Book Review:
The Book of Fine Linen

By: , Editor

The Book of Fine Linen

The sensuous joys of fine linens for the home are celebrated in this beautifully illustrated book. Written by Francoise de Bonneville and translated from the French by Deke Dusinberre, The Book of Fine Linen draws upon contemporary literature, letters, and diaries to convey the plenitude linens represented in centuries past, in modest and affluent households alike. Along with many photographs, the reader sees evolving trends in linen use as shown in advertising and fine art. Examples from museums and private collections reveal the magnificent craftsmanship evidenced in specially woven, hand-sewn, lavishly decorated bed sheets, towels, and tablecloths. In describing the emergence of new technologies in weaving and printing, Bonneville brings the reader to a new understanding of the designer’s art.

The trousseau, stacks of sheets, towels, tablecloths, and other items housed in an armoire, was a measure of a bride’s wealth and in many cases reflected years of needlework on her part. The linen cupboard could become a kind of memory box, storing items handed down from her foremothers, and provide a hiding place for letters and other small treasures. Bonneville describes prodigious hoards assembled for royal weddings, and estate inventories that enumerate what remained after a lifetime of wear, house fires, thefts, and other losses. Changes in customs affected such matters as displays of the trousseau during the wedding period, who ought to embroider the monograms, and, later, which department stores were in keeping with a family’s social position.

The “art” of laundry is examined in a chapter titled, “Soap Opera,” and includes a detail from Bruegel’s Flemish Market and Washhouse, showing all manner of whites spread across a broad, green lawn to be bleached by the sun. Here we learn of the physically exhausting washing methods of the past, and the reading is enough to make one feel lightheaded. Elaborate traditions should naturally surround anything that consumes so much time and energy, and such details as when, where, and with whom one washed the household linens were a matter for extensive comment, of which the author here shares many instances. Well aware of the value of such information, washerwomen were privy to many of their clients’ secrets as evidenced by the stains their linens carried.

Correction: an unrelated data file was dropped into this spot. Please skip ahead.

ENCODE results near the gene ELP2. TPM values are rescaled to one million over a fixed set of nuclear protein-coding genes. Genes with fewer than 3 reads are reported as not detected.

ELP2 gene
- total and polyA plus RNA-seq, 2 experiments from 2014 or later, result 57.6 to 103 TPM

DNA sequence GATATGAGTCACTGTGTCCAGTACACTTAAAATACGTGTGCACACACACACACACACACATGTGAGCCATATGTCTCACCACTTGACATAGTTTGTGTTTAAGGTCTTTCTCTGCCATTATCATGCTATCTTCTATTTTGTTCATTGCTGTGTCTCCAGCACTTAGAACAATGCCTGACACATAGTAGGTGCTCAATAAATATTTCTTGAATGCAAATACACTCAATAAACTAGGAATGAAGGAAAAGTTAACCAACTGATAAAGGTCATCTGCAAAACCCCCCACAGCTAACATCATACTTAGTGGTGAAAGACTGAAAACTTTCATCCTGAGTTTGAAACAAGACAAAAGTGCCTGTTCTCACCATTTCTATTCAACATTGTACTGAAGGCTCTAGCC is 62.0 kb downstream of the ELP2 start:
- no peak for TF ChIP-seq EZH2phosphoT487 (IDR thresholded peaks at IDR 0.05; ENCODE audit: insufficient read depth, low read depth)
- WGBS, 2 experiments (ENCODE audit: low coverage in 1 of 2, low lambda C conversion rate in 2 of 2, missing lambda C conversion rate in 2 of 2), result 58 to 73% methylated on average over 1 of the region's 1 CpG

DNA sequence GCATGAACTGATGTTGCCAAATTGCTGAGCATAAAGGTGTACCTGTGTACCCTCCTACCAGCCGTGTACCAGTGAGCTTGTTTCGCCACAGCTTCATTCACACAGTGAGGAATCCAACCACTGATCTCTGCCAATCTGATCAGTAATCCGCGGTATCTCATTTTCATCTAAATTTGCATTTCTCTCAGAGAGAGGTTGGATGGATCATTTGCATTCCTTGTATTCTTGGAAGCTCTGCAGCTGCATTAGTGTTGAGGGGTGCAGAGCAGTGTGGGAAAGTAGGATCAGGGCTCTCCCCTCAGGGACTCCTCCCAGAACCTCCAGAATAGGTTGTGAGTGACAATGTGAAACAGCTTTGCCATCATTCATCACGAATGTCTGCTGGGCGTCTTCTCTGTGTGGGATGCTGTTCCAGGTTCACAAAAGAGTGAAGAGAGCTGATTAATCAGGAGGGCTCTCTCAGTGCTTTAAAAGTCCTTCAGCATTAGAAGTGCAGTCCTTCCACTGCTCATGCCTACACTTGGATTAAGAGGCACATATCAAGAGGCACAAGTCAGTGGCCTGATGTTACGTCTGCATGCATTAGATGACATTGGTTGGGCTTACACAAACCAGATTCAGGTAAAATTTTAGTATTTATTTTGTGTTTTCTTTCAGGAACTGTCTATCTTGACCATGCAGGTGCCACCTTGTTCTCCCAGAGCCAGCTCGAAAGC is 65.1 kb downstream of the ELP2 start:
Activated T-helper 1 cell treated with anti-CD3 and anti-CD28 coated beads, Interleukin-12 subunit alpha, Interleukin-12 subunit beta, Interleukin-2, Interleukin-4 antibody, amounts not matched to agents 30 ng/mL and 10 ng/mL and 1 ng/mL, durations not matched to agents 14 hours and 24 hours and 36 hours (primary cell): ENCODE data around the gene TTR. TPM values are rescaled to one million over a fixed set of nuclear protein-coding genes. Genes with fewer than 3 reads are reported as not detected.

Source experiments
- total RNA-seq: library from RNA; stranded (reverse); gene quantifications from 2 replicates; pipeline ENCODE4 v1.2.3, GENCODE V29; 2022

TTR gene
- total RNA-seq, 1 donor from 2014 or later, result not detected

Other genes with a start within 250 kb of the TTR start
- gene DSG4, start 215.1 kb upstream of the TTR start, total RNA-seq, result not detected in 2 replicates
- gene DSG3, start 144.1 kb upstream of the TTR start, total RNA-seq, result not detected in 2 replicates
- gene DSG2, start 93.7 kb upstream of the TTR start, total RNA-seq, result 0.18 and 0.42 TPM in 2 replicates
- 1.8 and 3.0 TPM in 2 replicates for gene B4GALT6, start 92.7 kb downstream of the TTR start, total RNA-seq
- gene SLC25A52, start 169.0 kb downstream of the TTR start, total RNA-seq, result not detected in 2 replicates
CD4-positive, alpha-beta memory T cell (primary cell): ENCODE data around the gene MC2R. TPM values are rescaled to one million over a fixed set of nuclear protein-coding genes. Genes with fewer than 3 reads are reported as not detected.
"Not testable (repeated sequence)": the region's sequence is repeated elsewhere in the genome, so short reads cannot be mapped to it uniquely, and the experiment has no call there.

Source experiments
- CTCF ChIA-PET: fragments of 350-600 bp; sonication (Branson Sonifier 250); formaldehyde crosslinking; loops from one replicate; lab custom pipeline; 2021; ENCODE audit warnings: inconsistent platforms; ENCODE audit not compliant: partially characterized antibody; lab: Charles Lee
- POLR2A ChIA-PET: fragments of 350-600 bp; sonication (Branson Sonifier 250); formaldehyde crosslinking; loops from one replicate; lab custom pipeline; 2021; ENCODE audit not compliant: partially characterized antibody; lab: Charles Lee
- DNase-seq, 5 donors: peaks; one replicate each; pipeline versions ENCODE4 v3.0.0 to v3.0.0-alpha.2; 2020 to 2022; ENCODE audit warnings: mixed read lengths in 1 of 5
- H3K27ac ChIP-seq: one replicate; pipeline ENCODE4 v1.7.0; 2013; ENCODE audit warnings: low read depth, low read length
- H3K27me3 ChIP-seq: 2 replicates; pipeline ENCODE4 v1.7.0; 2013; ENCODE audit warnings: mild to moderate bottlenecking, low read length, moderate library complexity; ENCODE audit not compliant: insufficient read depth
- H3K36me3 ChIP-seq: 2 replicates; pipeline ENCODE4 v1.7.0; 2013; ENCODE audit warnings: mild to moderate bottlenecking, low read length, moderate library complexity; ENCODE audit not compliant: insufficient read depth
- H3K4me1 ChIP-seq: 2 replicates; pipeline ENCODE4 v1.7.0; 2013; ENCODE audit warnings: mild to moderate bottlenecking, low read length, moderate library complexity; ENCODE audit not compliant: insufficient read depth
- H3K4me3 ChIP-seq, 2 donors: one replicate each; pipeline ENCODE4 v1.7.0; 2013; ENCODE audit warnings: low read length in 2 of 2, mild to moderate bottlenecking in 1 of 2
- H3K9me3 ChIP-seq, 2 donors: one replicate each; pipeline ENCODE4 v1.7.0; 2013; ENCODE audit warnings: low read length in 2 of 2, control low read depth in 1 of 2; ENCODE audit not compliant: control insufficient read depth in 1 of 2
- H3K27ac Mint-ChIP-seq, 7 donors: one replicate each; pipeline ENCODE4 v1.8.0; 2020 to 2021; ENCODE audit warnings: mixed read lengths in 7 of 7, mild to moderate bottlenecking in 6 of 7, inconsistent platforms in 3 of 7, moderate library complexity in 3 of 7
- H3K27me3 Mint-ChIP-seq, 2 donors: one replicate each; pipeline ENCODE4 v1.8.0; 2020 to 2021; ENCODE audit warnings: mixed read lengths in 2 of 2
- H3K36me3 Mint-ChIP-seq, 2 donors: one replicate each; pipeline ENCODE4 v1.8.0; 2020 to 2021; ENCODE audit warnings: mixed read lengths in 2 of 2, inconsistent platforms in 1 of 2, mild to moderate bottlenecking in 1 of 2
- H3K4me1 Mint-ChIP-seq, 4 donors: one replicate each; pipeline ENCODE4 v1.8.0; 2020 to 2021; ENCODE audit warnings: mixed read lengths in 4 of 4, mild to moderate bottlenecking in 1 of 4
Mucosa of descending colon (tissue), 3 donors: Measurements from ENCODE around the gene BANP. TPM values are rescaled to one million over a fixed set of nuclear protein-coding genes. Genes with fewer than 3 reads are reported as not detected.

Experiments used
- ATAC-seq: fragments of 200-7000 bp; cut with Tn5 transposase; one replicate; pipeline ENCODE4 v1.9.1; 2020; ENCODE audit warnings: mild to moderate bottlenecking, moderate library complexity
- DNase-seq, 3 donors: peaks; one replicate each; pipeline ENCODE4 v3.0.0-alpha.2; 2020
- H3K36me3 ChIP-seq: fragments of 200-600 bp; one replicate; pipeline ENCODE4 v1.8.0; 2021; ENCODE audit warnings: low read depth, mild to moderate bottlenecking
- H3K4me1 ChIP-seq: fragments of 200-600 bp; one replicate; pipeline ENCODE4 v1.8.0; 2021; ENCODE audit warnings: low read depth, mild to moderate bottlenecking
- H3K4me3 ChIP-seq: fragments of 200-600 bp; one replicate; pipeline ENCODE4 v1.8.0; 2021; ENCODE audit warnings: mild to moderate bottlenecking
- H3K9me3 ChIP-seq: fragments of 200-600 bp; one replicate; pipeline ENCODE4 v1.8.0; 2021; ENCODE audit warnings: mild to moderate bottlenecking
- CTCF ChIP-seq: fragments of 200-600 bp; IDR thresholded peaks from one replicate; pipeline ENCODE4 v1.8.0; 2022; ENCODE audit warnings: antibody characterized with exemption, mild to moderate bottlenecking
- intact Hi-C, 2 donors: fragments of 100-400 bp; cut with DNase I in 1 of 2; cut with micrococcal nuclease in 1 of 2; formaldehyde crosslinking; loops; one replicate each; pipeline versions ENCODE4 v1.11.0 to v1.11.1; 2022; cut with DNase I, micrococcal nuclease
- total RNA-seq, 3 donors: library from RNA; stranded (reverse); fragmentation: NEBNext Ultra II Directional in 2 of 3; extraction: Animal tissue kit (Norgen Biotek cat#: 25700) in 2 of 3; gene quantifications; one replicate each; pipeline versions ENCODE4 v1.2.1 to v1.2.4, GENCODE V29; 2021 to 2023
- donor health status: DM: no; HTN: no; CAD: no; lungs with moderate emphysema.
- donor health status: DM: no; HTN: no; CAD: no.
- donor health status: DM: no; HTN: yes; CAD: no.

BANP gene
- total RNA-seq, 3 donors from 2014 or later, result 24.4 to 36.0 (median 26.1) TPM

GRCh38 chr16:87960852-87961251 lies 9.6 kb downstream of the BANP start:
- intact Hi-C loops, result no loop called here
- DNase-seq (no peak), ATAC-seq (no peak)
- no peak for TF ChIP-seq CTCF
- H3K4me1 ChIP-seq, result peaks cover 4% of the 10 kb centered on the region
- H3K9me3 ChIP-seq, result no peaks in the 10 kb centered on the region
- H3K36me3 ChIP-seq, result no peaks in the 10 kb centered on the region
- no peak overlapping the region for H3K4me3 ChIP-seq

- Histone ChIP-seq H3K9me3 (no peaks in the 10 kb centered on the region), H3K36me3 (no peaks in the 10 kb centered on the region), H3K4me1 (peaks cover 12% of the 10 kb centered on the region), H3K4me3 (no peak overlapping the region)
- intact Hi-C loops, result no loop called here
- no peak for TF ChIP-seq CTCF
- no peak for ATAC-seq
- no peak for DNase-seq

In “The Thread of the Tale,” Bonneville gives a frank and intimate look at the use of linens through human history. As elsewhere in the book, records of the demands made by royalty through the centuries are quoted at length. Among the topics covered are ceremonial use of linens, the politics of lace, and the advent of designer sheets and towels. The reader will recognize the effects of linen handling procedures in the details of famous paintings.

The term “linen” has broadened in its meaning, from the literal to the generic, as new fibers have been employed in manufacturing cloth. The chapter titled simply, “Cotton, Linen and Silk,” gives us a technical yet entertaining look at the natural, agricultural, and industrial processes that bring household linens into being. As with many ventures, success led to wealth, exploitation, and conquest, and the drama is entwined with the history of nations.

Lastly Bonneville introduces us to the wonders of ornamentation, and her chapter on the subject brings us forward into the present day. The decoration of household linens, though impressive in its past manifestations, are shown here to be enjoying a golden age in our time, with the vast array of tools and technology at the designer’s disposal.

This panoramic view of the subject is presented with a distinctly French perspective and panache. The Book of Fine Linen makes a splendid gift for a bride, or anyone with sophisticated domestic tastes.

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